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J Pediatr. 2000 Jul;137(1):42-9.

Sustained benefit after 2 years of growth hormone on body composition, fat utilization, physical strength and agility, and growth in Prader-Willi syndrome.

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  • 1Department of Pediatrics, St. Louis University, Cardinal Glennon Children's Hospital, MO 63104, USA.

Abstract

BACKGROUND:

Obesity and hypotonia in children with Prader-Willi syndrome (PWS) are accompanied by abnormal body composition resembling a growth hormone (GH)-deficient state. Hypothalamic dysfunction in PWS includes decreased GH secretion, suggesting a possible therapeutic role for GH treatment. Although recent studies have demonstrated short-term benefits of treatment with GH, a critical question is whether beneficial changes persist or wane with prolonged therapy.

OBJECTIVES AND METHODS:

Effects of 24 months of GH treatment (1 mg/m(2)/d) on growth, body composition, strength and agility, pulmonary function, resting energy expenditure, and fat utilization were assessed in 35 children with PWS. Percent body fat, lean muscle mass, and bone mineral density were measured by dual-energy x-ray absorptiometry. Indirect calorimetry was used to determine resting energy expenditure and to calculate the respiratory quotient.

RESULTS:

Compared with baseline evaluations, increased height velocity (SD score -1.1 +/- 2.5 to 2.2 +/- 2.3; P <. 001), reduced percent body fat (46.4% +/- 8.4% to 40.3% +/- 10.0%, P <.001), and improved respiratory muscle function and physical strength and agility (sit-ups, weight-lifts, running speed, and broad jump; P <.01) were observed after 24 months of GH treatment. A decline in respiratory quotient (0.81 +/- 0.07 to 0.75 +/- 0.06; P <. 01) and a trend toward increased resting energy expenditure were also observed. Changes in response to GH occurred predominantly during the initial 12 months of GH therapy.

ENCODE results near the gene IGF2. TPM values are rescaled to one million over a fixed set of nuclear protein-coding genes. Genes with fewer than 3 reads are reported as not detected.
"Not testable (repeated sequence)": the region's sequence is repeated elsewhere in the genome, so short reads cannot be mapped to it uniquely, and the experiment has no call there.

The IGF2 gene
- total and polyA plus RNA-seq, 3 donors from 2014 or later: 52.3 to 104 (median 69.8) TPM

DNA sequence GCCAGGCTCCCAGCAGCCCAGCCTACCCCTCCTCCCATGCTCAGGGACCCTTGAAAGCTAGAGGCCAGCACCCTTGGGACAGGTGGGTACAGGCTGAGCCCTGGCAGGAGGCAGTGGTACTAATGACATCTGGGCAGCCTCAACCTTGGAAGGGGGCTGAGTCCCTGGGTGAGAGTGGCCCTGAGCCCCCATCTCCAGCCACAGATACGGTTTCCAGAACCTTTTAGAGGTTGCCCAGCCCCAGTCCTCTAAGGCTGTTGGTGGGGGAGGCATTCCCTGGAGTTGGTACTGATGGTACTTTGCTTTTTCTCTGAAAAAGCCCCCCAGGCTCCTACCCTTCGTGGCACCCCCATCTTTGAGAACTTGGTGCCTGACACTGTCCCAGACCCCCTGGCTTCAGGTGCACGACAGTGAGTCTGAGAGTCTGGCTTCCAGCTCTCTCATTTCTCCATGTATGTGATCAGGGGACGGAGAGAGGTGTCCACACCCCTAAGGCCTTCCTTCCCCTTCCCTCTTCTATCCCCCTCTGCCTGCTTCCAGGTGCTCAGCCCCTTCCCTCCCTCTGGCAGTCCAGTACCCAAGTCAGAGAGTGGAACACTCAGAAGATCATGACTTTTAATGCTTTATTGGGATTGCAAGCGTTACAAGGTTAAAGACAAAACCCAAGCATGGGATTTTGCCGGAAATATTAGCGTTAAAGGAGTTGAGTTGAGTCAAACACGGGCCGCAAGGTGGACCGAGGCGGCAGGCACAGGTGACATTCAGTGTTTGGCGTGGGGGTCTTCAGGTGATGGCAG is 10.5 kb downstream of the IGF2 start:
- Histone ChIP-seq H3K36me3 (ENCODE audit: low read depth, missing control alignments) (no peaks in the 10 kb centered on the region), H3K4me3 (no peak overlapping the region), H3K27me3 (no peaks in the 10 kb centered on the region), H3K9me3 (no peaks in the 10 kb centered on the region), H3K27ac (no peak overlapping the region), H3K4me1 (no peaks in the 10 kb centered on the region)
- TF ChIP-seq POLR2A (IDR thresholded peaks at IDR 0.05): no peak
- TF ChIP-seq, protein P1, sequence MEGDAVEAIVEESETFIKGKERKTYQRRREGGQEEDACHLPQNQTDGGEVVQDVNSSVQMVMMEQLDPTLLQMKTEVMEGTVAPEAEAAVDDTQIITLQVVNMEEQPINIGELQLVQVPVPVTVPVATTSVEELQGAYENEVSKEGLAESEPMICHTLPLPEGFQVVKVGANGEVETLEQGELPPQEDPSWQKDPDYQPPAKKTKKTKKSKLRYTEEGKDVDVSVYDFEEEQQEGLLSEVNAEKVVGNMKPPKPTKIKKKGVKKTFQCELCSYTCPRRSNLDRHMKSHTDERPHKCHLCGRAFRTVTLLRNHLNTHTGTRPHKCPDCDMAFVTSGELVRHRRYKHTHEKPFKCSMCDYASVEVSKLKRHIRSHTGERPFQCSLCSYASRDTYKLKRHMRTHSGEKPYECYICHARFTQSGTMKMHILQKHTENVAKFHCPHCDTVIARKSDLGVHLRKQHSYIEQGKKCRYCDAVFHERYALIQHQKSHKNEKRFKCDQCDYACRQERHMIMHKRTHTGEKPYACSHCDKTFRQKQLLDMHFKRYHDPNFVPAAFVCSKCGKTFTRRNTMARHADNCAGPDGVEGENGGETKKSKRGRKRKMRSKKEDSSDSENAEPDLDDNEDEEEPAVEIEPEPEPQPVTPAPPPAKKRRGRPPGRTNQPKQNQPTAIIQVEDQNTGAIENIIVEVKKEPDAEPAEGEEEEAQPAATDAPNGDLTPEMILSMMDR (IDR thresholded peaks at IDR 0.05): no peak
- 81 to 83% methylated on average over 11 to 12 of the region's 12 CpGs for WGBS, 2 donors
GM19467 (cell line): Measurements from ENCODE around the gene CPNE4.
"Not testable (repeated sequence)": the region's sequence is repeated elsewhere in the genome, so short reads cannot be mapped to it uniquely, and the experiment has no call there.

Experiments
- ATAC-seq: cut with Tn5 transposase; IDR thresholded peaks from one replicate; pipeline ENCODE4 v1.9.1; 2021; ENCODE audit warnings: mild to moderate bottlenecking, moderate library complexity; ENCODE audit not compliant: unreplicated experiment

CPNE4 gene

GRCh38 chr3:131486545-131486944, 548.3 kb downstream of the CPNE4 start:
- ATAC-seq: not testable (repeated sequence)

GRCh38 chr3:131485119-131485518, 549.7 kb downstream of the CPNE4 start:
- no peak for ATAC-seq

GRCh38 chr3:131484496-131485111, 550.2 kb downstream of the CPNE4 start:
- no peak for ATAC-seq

CONCLUSIONS:

Children with PWS had sustained increases in lean body mass, decreases in percent body fat, improvements in physical strength and agility, and increased fat oxidation after 24 months of GH therapy. However, between 12 and 24 months, the growth rate slowed. Consequently, encouraging initial results require even more prolonged study to draw conclusions regarding the long-term value of GH therapy in changing body composition in children with PWS.

[PubMed - indexed for MEDLINE]
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